Dentition and malnutrition – Phillip Silver Solvay Dental 360

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  Posted by: Dental Design      5th October 2019

Although we can produce enough food to feed everyone, over 800 million people around the world still do not have enough to eat. Climate-induced disasters, economic crises and armed conflict continue to cause high hunger rates and food insecurity and over 113 million people experience acute hunger[1]as well as one in three suffering from some form of malnutrition.[2]

Living in one of the wealthiest nations in the world, you may be forgiven for thinking that this is not a problem in the UK, but unfortunately it is a real issue. It has been estimated that around 3 million people in the UK are malnourished and many more are at risk of malnourishment.[3]Defined as a deficiency of nutrients such as energy, protein, vitamins and minerals, malnutrition can cause adverse effects on body composition, function and clinical outcomes.[4]Furthermore, it often goes unrecognised and consequently untreated even though it can have a considerable impact on health and well-being. And sadly, prevalence figures are expected to rise as our population ages.[5]

Malnutrition can affect anyone; it is caused by having an inadequate diet or a problem absorbing nutrients from food. It can occur for many reasons, but factors such as living alone, being on a low income, living in poor conditions, being dependant on drugs or alcohol or having a long-term health condition all increase susceptibility.3Certain diseases and medical conditions can also increase the risk of malnutrition as their effects may suppress the appetite, impair the usual process of eating or digestion, prevent the body from absorbing nutrients from food or increase its demand for energy. Other conditions can restrict normal movement, dexterity or mental capacity, which may compromise a person’s ability to look after themselves properly or communicate their needs adequately. Equally, certain treatments or types of medication can cause side effects that can also contribute to malnutrition.[6]

Lack of nutrients can affect the entire body, it can weaken the immune system, reduce the ability to fight infection, impair wound healing and increase vulnerability to illness. It can cause tiredness, lack of energy, low mood and muscle weakness, resulting in reduced physical performance and even inactivity. In children, malnutrition can cause poor growth, development and concentration. Studies also indicate that undernutrition in infancy can increase the risks of developing chronic diseases such ascardiovascular disease and diabetes in adulthood.[7],[8]Malnutrition is also a widespread problem in adults over the age of 65.[9]Older adults experience more of the difficulties that compromise the ability to shop, cook and eat a nutritious diet but another of the major factors that links older people with malnutrition is dentition, as pain, loose teeth and denture problems can prevent them from eating well.[10]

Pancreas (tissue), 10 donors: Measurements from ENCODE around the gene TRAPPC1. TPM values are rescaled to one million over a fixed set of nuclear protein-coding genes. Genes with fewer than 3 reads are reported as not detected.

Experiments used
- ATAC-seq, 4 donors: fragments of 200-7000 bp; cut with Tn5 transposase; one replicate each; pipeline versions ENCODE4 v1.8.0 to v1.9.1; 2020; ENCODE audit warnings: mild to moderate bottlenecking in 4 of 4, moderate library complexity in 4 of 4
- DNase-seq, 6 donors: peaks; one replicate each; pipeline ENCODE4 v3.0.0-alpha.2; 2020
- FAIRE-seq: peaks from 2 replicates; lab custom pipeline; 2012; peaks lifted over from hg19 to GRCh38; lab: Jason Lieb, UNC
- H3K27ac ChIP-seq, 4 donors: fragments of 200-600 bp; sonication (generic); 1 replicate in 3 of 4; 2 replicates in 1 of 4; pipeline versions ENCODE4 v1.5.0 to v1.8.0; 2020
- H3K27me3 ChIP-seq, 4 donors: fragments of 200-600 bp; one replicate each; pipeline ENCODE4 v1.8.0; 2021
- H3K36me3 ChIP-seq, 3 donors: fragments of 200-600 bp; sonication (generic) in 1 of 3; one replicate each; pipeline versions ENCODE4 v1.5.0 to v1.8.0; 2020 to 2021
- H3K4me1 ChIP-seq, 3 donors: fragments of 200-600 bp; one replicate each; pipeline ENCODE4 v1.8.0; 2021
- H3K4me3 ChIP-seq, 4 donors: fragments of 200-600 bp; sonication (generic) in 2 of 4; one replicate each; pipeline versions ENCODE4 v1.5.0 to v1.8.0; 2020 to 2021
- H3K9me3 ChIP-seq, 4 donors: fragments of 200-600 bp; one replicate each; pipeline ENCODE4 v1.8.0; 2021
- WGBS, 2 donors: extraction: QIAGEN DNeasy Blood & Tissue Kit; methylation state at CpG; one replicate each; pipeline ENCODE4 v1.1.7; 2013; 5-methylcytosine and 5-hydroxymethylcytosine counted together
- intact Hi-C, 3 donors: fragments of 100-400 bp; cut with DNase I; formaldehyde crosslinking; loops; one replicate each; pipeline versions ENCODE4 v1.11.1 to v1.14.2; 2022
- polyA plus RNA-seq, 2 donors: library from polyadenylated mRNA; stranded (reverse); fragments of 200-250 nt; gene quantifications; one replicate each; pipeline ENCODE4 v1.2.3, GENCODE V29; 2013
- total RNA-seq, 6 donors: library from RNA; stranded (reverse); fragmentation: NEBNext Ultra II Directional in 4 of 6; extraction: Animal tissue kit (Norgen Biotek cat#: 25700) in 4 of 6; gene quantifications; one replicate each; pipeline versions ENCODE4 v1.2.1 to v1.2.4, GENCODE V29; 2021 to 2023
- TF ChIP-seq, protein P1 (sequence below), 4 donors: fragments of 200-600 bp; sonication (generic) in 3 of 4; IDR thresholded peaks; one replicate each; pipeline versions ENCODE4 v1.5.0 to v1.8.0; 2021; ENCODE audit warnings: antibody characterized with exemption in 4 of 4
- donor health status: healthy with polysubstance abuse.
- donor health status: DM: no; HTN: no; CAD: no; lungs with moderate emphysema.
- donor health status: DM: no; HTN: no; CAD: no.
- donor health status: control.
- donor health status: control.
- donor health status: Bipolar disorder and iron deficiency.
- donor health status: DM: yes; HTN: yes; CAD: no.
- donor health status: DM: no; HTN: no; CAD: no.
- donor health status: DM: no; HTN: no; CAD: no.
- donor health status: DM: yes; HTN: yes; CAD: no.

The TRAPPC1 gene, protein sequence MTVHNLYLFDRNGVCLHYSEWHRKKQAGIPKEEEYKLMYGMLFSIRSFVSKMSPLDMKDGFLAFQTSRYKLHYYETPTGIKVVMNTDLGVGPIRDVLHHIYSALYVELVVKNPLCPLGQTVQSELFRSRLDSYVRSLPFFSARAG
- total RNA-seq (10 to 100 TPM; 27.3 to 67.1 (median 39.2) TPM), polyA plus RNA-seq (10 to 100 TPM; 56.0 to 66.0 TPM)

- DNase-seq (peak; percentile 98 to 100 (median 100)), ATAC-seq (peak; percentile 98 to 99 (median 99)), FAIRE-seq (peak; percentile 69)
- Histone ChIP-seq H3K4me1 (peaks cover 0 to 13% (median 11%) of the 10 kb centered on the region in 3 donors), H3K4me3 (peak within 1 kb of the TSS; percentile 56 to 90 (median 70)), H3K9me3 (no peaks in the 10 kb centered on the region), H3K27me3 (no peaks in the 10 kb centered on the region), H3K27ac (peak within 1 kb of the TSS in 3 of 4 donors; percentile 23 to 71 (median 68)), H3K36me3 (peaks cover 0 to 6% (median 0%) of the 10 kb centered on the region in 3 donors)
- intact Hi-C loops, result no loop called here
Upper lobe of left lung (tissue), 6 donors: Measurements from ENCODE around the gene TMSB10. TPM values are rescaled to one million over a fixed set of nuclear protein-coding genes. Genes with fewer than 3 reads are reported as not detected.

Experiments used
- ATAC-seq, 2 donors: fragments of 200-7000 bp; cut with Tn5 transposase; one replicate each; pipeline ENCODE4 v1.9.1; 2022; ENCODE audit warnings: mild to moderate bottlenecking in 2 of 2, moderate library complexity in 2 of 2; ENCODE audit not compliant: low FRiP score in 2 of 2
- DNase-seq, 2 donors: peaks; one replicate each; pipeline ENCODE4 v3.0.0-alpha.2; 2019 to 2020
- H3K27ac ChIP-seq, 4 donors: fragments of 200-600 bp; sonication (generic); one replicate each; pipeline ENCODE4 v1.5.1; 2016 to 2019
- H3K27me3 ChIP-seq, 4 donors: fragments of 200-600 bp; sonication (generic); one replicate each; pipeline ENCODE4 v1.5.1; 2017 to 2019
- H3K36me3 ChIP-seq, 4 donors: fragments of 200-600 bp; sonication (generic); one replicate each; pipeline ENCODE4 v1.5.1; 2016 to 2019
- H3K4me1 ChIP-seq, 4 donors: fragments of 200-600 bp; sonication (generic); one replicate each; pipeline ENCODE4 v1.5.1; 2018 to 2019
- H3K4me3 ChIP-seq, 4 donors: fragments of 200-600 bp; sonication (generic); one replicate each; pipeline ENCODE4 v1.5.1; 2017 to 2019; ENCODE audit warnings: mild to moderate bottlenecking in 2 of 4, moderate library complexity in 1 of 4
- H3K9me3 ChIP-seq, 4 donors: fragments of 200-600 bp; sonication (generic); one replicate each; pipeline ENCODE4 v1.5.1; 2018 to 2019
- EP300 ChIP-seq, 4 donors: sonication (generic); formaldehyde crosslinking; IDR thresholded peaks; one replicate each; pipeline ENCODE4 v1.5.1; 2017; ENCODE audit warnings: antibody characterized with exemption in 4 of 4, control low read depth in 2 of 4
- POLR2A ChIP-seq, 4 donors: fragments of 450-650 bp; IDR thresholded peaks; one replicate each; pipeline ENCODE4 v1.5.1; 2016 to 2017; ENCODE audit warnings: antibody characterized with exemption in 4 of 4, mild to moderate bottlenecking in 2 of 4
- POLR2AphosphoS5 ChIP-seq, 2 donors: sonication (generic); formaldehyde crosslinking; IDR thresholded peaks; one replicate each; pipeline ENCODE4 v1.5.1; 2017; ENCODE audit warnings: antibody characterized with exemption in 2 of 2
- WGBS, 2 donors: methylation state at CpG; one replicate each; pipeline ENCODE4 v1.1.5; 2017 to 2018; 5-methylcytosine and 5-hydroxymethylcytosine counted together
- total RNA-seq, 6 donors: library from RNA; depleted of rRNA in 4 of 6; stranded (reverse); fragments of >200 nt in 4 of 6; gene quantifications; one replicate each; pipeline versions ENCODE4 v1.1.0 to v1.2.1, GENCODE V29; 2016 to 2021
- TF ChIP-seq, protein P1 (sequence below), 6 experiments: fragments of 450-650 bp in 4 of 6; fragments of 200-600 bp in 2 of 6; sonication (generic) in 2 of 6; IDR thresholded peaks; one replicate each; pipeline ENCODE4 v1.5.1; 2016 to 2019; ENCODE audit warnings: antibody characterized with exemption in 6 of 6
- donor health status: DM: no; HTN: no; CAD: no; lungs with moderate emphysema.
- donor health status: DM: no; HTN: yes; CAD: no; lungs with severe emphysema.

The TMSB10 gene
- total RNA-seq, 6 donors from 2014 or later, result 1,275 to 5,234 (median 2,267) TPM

As one would expect, impaired dental status influences food selection and the intake of important nutrients. For example, research suggests that edentulous individuals tend to eat fewer fruits and vegetables and less fibre, calcium, iron, vitamins and polyunsaturated fat, but more cholesterol, saturated fat, and calories.[11] Interestingly too, a recent study revealed that having no remaining natural teeth while wearing dentures increases the risk of reduced nutrient intake. However, having natural teeth to support a prosthesis may result in nutrient intakes corresponding to those with only natural teeth and no prosthesis.[12]Nevertheless, poorly fitting dentures can cause discomfort and reduced mastication ability which can lead to changes in the types of foods eaten and consequently, the consumption of nutrients.[13]Additionally, when metals are used to support removable partial dentures (RPDs), patients may experience taste disturbances which can ruin the enjoyment of some foods and potentially suppress the appetite, influence food selection and impact nutritional intake.